"Every boy should have a dog, for a dog teaches a boy three valuable traits: fidelity, perseverance and to turn around three times before lying down."
Is The Athletic Benchley a contradiction in titular terms? No matter how out of shape Robert Benchley may have been, the well-regarded humorist and writer — who once said, “It took me 15 years to discover that I had no talent for writing, but I couldn't give it up because by that time I was too famous” — wasn’t about to quit not giving up when it came to his stint as a favored contributor, from 1920 to 1932, to The Detroit Athletic Club News, the monthly house organ for members of that legendary auto and advertising club.
That Benchley’s wit, his often absurdist and wordplay-strewn work found itself in a publication for leaders of American industry and commerce was not so unusual. Publisher Charles A. Hughes, with high standards and literary appreciation for the DAC News beyond pumping out a simple club “newsletter,” was successful in not only featuring regional talent with sport writers, essays, and humor, but also writers ripped and ripe, so to speak, from the national scene in plays, novels, humor, news journals and articles.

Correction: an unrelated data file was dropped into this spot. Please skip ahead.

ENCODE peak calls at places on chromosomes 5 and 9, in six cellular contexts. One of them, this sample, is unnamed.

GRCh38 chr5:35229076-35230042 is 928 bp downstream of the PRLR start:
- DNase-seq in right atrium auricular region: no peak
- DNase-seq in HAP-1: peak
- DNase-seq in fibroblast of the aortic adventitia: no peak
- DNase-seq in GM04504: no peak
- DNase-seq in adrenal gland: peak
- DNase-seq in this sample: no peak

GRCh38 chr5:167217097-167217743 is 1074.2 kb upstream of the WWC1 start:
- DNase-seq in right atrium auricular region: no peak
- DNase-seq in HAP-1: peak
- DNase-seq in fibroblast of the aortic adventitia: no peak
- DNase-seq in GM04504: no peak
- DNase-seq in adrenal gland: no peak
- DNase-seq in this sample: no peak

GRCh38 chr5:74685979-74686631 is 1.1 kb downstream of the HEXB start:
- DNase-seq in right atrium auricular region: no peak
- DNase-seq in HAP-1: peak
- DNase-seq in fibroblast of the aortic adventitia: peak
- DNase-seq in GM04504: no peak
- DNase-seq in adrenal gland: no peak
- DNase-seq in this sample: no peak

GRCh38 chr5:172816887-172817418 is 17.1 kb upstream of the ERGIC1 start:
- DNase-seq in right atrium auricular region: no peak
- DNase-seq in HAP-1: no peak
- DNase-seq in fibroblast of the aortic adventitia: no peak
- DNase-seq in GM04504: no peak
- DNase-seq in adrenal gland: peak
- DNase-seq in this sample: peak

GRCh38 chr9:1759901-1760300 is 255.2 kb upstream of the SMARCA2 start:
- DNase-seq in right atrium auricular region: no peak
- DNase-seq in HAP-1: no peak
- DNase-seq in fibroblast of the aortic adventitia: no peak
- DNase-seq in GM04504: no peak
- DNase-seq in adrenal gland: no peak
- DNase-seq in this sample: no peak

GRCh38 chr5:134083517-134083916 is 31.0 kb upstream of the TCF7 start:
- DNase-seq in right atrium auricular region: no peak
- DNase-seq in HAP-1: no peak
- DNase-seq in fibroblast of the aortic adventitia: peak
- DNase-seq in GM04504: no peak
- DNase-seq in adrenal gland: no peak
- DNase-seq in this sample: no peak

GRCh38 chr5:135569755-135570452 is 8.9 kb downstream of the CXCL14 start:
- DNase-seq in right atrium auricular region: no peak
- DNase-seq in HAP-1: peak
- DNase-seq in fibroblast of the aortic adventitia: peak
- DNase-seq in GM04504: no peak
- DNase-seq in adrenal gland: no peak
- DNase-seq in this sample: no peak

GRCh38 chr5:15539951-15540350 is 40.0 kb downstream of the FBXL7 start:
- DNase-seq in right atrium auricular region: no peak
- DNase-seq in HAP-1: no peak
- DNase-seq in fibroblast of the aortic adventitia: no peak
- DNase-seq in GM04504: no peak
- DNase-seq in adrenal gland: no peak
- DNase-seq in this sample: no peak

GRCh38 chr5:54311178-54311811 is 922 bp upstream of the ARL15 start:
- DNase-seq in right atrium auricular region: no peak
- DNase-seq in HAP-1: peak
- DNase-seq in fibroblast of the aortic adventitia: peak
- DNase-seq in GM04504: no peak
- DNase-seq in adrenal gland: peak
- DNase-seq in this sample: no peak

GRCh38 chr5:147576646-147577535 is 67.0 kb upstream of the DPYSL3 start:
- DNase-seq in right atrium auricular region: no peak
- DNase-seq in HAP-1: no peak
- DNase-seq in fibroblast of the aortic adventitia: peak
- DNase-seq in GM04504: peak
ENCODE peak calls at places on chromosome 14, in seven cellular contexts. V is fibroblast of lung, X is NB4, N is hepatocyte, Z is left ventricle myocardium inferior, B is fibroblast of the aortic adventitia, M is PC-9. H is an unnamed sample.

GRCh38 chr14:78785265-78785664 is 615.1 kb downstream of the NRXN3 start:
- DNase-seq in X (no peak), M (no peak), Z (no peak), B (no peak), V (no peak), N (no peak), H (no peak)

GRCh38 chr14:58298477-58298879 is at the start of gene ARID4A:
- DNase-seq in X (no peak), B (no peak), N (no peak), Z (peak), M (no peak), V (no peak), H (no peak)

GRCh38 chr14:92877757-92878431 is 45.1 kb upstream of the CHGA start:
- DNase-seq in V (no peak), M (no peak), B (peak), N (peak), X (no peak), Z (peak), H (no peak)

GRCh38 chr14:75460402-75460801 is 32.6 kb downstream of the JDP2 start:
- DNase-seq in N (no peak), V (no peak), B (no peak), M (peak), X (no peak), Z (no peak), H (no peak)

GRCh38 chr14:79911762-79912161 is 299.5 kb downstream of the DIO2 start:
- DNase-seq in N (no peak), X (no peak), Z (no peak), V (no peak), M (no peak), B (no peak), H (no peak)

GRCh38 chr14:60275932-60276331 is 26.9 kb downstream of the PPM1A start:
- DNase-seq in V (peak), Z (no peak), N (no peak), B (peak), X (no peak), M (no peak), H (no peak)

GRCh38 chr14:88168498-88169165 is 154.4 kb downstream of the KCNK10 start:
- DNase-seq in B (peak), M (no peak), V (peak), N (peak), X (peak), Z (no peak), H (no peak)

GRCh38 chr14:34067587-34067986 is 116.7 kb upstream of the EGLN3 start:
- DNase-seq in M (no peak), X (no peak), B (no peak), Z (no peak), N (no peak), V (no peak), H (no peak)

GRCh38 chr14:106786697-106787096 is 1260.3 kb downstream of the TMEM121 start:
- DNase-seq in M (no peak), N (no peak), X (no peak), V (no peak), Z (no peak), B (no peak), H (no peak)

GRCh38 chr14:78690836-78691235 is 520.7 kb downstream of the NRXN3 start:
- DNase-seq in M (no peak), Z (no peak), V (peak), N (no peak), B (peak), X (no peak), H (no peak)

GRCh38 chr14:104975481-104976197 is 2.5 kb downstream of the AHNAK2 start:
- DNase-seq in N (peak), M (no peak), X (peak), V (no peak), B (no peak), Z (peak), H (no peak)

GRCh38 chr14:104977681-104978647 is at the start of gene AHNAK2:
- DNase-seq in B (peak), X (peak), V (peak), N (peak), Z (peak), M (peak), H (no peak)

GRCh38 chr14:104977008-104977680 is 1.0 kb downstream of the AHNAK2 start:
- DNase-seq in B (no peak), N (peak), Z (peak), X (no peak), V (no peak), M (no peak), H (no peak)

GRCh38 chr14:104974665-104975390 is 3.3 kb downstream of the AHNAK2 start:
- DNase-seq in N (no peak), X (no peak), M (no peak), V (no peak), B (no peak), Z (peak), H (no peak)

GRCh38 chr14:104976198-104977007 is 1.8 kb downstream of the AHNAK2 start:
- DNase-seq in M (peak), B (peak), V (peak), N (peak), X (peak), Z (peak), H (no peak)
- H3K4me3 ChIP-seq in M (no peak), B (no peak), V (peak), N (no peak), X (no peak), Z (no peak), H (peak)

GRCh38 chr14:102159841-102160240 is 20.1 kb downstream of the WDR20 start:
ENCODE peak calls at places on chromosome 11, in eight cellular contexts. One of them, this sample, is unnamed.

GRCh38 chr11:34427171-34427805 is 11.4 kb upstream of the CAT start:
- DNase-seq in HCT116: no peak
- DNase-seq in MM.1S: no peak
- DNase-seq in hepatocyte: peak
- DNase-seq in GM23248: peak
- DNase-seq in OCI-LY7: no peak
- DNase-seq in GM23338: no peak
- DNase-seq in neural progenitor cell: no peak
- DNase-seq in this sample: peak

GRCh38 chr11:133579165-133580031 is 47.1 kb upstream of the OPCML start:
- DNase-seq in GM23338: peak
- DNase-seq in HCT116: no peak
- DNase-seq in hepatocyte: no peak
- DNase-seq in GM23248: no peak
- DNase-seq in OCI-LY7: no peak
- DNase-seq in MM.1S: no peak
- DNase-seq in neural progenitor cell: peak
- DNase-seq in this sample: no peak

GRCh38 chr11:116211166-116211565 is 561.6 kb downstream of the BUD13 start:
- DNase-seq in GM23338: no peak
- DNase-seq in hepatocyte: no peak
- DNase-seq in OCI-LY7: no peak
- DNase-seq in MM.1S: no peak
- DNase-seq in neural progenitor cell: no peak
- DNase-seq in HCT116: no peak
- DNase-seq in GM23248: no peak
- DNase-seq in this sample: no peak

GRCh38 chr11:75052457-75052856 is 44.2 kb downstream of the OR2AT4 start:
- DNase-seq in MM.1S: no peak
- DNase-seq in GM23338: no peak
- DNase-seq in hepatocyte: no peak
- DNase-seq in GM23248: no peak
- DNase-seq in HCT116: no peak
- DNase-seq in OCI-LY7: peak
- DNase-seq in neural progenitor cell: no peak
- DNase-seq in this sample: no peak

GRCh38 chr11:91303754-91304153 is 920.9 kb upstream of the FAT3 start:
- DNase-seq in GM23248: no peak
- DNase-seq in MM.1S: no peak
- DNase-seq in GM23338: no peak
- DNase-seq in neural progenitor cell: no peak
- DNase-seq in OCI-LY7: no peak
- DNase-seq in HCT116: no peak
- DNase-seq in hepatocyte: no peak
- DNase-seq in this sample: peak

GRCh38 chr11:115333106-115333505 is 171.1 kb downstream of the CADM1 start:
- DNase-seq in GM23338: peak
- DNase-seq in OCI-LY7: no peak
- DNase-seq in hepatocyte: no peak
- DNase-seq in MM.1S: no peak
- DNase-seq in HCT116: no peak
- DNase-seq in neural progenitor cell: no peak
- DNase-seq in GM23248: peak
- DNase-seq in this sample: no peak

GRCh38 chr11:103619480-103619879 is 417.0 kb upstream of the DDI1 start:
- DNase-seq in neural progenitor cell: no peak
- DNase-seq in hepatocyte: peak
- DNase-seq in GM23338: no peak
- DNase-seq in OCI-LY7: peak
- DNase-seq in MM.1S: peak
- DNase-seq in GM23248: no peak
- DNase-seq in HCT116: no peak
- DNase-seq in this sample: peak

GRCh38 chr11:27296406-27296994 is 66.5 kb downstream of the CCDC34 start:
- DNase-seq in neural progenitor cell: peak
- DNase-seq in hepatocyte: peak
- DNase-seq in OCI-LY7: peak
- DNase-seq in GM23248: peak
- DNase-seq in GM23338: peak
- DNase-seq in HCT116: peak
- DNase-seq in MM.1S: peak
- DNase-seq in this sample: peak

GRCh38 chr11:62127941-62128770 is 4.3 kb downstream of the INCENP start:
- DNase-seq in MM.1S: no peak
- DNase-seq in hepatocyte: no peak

Along with the “star writers” culled for this wider appeal, including Ring Lardner, James Thurber, Groucho Marx, Charles Goren, P.G. Wodehouse, Donald Ogden Stewart, and Dorothy Parker, Hughes invited Benchley, a writer of sophisticated humor about the common man, full of wit for the woebegone. Benchley was delighted to come on board and add to an impressive resume that included, in addition to being a founding member of New York’s Algonquin Round Table (where he served briefly as managing editor), Life, and many other publications. He was the Drama Critic for Life for years and reviewed many plays in New York, while having written many books, starting with Of All Things in 1914, all of them collections of short, humorous pieces and reviews.
Going Hollywood for a spell, Benchley found success with appearances in such films as Alfred Hitchcock's Foreign Correspondent, (1940) while working with Fred Astaire in two films, You’ll Never Get Rich (1941) and The Sky’s the Limit (1943) — and just to balance things out a bit — with Ginger Rogers, in The Major and the Minor (1942). But perhaps most memorable are his film shorts, which make up the bulk of Benchley’s 83 films. You can catch them now and then on TCM, such as his Academy Award winning How to Sleep, from 1935. .